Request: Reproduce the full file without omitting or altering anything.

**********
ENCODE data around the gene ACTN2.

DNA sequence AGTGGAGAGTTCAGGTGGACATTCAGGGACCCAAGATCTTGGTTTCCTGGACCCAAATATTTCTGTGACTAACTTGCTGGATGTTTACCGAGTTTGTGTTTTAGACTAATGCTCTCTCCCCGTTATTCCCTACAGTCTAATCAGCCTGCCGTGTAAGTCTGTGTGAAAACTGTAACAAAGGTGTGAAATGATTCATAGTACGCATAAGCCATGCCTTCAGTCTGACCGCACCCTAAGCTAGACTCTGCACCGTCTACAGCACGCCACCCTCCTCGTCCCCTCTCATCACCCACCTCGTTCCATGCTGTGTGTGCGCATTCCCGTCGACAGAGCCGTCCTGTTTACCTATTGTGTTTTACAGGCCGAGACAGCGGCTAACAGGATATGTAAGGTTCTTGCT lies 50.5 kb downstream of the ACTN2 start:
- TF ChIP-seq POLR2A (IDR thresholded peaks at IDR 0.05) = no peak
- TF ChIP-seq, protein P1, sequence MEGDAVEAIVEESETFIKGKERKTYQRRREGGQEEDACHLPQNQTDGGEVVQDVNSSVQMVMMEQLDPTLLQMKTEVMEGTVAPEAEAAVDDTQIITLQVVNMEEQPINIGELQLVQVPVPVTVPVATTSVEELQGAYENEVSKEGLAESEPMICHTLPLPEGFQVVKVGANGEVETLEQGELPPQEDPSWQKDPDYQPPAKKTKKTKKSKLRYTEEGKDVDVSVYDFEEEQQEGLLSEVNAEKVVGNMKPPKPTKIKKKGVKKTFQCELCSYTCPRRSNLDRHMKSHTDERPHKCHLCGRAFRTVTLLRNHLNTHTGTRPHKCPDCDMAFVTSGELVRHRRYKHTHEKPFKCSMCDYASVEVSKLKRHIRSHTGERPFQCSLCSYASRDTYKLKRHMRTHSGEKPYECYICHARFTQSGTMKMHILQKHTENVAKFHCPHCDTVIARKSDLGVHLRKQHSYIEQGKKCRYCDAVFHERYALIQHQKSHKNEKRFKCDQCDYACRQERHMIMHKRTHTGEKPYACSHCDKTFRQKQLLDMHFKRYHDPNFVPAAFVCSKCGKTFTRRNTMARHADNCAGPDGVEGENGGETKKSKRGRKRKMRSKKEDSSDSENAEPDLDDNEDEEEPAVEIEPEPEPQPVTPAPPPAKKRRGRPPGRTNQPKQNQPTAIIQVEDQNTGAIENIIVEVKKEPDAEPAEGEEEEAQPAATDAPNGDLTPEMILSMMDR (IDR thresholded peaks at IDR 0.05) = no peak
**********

ENCODE data around the gene ACTN2.

DNA sequence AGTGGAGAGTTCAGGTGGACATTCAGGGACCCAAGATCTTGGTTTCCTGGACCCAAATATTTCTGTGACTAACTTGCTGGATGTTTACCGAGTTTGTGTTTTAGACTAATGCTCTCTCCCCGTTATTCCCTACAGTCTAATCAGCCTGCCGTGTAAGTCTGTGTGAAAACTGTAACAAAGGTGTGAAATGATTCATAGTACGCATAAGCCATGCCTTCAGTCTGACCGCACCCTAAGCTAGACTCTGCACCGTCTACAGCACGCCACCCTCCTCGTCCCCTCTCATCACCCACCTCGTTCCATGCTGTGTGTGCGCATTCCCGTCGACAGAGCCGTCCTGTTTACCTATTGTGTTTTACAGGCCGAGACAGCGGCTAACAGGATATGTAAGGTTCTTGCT lies 50.5 kb downstream of the ACTN2 start:
- TF ChIP-seq POLR2A (IDR thresholded peaks at IDR 0.05) = no peak
- TF ChIP-seq, protein P1, sequence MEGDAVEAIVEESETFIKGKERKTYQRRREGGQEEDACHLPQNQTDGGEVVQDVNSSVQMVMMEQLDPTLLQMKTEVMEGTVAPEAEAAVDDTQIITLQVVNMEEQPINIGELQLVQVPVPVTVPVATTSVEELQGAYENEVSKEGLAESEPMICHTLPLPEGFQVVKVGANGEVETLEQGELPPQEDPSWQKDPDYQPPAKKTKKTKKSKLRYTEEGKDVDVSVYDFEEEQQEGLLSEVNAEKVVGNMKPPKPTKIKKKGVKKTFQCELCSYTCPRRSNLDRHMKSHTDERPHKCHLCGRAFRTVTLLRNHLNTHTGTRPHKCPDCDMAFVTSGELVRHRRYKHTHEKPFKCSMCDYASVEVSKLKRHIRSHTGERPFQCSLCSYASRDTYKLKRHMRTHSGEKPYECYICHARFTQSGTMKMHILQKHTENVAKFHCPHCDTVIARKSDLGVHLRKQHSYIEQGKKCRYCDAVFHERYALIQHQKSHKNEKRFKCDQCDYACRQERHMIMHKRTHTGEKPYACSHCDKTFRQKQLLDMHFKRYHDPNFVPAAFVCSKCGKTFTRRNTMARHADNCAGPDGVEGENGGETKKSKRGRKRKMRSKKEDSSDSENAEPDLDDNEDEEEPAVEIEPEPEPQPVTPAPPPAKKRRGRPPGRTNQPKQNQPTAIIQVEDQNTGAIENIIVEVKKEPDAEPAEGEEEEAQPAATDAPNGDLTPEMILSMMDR (IDR thresholded peaks at IDR 0.05) = no peak